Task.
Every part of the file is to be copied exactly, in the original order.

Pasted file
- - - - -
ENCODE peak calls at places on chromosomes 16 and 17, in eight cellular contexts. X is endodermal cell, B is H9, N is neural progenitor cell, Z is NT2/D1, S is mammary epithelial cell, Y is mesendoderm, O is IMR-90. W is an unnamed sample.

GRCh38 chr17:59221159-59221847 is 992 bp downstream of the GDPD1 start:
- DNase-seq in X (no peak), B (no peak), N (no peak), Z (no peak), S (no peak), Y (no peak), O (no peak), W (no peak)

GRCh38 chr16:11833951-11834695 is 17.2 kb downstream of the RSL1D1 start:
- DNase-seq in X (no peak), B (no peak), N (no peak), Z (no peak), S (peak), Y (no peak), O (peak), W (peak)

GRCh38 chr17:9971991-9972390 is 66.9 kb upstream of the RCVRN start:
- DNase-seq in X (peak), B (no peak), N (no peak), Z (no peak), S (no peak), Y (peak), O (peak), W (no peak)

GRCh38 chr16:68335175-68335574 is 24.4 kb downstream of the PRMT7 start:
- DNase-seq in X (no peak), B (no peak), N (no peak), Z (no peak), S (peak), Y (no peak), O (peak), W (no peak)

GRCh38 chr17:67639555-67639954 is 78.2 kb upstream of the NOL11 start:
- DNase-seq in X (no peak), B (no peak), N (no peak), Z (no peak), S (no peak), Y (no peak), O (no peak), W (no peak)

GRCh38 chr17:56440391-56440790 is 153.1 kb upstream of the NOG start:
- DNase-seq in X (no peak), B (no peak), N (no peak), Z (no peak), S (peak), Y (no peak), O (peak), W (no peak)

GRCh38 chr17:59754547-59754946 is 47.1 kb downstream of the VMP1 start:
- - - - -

ENCODE peak calls at places on chromosomes 16 and 17, in eight cellular contexts. X is endodermal cell, B is H9, N is neural progenitor cell, Z is NT2/D1, S is mammary epithelial cell, Y is mesendoderm, O is IMR-90. W is an unnamed sample.

GRCh38 chr17:59221159-59221847 is 992 bp downstream of the GDPD1 start:
- DNase-seq in X (no peak), B (no peak), N (no peak), Z (no peak), S (no peak), Y (no peak), O (no peak), W (no peak)

GRCh38 chr16:11833951-11834695 is 17.2 kb downstream of the RSL1D1 start:
- DNase-seq in X (no peak), B (no peak), N (no peak), Z (no peak), S (peak), Y (no peak), O (peak), W (peak)

GRCh38 chr17:9971991-9972390 is 66.9 kb upstream of the RCVRN start:
- DNase-seq in X (peak), B (no peak), N (no peak), Z (no peak), S (no peak), Y (peak), O (peak), W (no peak)

GRCh38 chr16:68335175-68335574 is 24.4 kb downstream of the PRMT7 start:
- DNase-seq in X (no peak), B (no peak), N (no peak), Z (no peak), S (peak), Y (no peak), O (peak), W (no peak)

GRCh38 chr17:67639555-67639954 is 78.2 kb upstream of the NOL11 start:
- DNase-seq in X (no peak), B (no peak), N (no peak), Z (no peak), S (no peak), Y (no peak), O (no peak), W (no peak)

GRCh38 chr17:56440391-56440790 is 153.1 kb upstream of the NOG start:
- DNase-seq in X (no peak), B (no peak), N (no peak), Z (no peak), S (peak), Y (no peak), O (peak), W (no peak)

GRCh38 chr17:59754547-59754946 is 47.1 kb downstream of the VMP1 start: